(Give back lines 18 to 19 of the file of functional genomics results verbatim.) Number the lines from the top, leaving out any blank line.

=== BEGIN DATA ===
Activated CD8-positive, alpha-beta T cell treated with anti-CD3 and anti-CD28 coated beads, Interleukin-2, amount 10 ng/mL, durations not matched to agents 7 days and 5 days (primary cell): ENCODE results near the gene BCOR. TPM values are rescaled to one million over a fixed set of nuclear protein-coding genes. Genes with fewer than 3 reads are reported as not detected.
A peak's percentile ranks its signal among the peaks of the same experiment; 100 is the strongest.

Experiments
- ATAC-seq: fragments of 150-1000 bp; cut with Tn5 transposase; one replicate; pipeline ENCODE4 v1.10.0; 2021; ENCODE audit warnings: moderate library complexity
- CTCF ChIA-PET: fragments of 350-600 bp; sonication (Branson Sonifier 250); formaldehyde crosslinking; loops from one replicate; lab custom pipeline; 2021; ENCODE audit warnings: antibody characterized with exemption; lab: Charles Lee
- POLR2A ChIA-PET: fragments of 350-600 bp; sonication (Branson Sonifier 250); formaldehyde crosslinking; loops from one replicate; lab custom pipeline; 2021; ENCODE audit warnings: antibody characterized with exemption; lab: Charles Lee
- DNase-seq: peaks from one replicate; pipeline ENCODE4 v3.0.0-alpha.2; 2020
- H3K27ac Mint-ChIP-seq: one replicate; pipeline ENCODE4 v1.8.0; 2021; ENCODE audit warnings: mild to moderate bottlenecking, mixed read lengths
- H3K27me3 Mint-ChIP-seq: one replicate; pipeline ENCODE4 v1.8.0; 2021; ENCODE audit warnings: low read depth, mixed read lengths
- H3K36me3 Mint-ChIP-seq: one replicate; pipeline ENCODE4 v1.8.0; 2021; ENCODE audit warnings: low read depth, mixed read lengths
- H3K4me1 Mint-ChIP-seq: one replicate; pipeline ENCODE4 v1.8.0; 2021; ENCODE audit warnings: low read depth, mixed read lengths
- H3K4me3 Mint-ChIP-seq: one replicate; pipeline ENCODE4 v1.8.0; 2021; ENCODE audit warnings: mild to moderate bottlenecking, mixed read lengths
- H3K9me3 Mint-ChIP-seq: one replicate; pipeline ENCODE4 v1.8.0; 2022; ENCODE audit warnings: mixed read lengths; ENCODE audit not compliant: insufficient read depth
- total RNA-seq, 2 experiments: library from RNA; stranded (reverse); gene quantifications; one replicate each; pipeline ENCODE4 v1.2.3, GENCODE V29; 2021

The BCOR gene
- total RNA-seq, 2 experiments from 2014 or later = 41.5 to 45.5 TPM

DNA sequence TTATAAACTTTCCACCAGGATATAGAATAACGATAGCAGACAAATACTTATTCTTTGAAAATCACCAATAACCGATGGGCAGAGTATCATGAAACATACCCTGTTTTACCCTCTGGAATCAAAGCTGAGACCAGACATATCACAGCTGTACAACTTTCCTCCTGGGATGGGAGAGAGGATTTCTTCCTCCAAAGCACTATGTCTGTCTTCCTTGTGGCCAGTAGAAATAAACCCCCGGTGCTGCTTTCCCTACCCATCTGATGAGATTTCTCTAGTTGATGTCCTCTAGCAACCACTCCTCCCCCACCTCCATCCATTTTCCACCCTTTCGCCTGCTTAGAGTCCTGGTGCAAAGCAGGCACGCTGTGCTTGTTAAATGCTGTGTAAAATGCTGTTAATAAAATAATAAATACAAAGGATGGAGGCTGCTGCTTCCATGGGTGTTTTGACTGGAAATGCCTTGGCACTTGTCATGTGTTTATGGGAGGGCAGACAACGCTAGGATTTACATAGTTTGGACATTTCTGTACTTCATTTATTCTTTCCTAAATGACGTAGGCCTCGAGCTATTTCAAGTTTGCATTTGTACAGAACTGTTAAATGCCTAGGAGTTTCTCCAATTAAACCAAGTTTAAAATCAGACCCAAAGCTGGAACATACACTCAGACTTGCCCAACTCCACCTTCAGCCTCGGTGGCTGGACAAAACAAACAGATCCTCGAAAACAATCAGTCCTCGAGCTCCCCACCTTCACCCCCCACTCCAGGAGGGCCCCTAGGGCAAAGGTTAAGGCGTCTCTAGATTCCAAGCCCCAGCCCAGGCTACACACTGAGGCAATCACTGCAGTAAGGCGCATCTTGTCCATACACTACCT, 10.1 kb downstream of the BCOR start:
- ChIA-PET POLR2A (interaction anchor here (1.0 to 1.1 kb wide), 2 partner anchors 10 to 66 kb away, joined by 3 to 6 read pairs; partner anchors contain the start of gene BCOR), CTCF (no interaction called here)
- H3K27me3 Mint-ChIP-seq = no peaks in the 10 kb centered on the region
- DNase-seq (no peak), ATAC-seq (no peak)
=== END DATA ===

- ChIA-PET POLR2A (interaction anchor here (1.0 to 1.1 kb wide), 2 partner anchors 10 to 66 kb away, joined by 3 to 6 read pairs; partner anchors contain the start of gene BCOR), CTCF (no interaction called here)
- H3K27me3 Mint-ChIP-seq = no peaks in the 10 kb centered on the region